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Katko calls for bipartisanship on cyber issues as threats intensify

Katko calls for bipartisanship on cyber issues as threats intensify
© Greg Nash

Rep. John KatkoJohn Michael KatkoHouse lawmakers roll out bill to invest 0 million in state and local cybersecurity Pentagon removing Chinese tech giant from blacklist after court loss Hillicon Valley: Feds eye more oversight of pipelines after Colonial attack | White House monitoring fuel shortages | Democrats urge Facebook to reverse WhatsApp update | Biden announces deal with Uber, Lyft for free vaccine rides MORE (R-N.Y.) says he is looking to shine a bipartisan spotlight on cybersecurity concerns as the newly appointed ranking member of the House Homeland Security Committee.

In discussing his plans with The Hill ahead of the committee's first cybersecurity hearing of the year, Katko emphasized the need to hit the ground running on issues like the widespread breach of the federal government by Russian hackers and broader federal cybersecurity initiatives.

“What I would really like to establish ... is to get people's attention that cybersecurity is probably the preeminent threat to our national security right now and homeland security,” Katko told The Hill on Tuesday. “It's the new, real threat to this country.”

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Katko previously served as ranking member of the committee’s cybersecurity panel, and took over the top Republican post from Rep. Mike RogersMichael (Mike) Dennis RogersFive questions about Biden withdrawal from Afghanistan Congress brings back corrupt, costly, and inequitably earmarks Biden defense budget criticized by Republicans, progressives alike MORE (R-Ala.) in December.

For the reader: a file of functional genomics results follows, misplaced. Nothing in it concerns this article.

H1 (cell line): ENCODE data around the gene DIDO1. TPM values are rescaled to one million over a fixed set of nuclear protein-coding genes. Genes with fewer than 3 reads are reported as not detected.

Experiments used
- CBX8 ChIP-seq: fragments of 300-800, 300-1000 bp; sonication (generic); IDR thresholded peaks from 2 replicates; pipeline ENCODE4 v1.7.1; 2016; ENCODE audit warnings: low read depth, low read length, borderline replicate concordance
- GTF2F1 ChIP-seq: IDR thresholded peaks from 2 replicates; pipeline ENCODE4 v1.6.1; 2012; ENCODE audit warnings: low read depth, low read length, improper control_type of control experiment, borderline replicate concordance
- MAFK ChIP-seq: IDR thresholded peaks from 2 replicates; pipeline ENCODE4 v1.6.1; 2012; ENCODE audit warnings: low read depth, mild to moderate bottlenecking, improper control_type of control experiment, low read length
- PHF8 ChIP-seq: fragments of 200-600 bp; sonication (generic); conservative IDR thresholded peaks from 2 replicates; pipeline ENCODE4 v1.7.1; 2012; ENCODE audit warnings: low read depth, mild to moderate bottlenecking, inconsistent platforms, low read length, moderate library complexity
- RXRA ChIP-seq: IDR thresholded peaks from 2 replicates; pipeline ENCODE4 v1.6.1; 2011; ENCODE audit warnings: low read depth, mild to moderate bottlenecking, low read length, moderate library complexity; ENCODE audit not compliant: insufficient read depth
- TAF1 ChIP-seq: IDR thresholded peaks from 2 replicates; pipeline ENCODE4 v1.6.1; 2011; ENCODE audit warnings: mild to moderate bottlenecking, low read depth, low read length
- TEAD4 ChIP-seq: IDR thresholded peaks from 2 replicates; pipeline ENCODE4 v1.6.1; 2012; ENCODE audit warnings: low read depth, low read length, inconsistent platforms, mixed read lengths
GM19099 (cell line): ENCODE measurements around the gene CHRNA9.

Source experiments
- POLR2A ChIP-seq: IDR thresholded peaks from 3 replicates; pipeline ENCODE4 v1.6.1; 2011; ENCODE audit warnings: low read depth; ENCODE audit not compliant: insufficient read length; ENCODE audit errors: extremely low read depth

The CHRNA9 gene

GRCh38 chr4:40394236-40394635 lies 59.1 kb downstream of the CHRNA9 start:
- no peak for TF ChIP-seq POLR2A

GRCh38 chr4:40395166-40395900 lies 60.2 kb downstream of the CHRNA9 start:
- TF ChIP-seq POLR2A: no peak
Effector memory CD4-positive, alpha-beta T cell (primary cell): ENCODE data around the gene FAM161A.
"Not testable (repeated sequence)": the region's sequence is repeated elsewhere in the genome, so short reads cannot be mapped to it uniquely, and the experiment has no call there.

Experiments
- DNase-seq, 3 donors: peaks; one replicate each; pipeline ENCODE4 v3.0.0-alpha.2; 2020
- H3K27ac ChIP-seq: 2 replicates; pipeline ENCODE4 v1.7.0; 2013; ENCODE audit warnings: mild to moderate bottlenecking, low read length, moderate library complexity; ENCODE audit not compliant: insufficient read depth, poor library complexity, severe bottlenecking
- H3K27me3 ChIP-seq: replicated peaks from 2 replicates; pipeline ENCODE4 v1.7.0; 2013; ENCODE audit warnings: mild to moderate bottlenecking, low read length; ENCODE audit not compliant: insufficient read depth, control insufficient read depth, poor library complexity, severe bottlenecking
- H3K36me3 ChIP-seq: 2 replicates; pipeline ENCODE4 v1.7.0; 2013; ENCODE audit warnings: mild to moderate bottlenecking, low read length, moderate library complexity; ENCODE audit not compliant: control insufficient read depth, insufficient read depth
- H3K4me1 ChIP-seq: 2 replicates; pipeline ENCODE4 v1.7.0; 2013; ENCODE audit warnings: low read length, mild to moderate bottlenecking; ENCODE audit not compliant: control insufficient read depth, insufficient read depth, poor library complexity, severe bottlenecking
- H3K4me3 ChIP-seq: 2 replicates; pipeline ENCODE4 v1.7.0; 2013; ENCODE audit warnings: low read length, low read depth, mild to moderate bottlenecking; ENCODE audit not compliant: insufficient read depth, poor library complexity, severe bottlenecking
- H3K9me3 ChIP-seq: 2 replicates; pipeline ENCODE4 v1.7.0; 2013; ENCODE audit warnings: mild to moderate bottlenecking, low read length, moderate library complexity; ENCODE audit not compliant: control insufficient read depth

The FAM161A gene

Cybersecurity has been a key priority for Katko since arriving in Washington six years ago, and he plans to highlight his deep concerns about the nation’s cybersecurity posture during Wednesday's hearing, which will feature testimony from former Cybersecurity and Infrastructure Security Agency (CISA) Director Christopher Krebs.

“Cybersecurity remains an area of great bipartisan cooperation in Congress,” Katko plans to say in his opening statement. “The cybersecurity resilience of our great nation leaves undeniable room for improvement. The bottom line is we are still struggling against both the highly sophisticated and the routine. We can do better. We must do better.”

Katko’s focus on responding to cyber threats in his new position comes at a time when the U.S. is facing multiple major security challenges.

The federal government is struggling to understand the scope and extent of the Russian hack of IT group SolarWinds, and potentially several other groups, that led to the compromise of agencies including the Commerce, Defense, Homeland Security, State and Treasury departments.

Cyberattacks against hospitals and schools from both foreign actors and cyber criminals have also become an increasing problem during the COVID-19 pandemic. Earlier this week, vulnerabilities in critical infrastructure were highlighted when a hacker breached and unsuccessfully attempted to poison the water supply in Oldsmar, Fla.

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Katko emphasized to The Hill on Tuesday that Congress must stand firm and take a hard line against these types of attacks in cyberspace, particularly against foreign adversaries.

“The only thing bad guys understand is strength,” Katko said. “With Russia and China, we have to project strength, and you cannot project strength if you have something like SolarWinds happen and there's not severe sanctions and a severe reaction to it. We need to work across the legislative and executive branches to have a coordinated response.”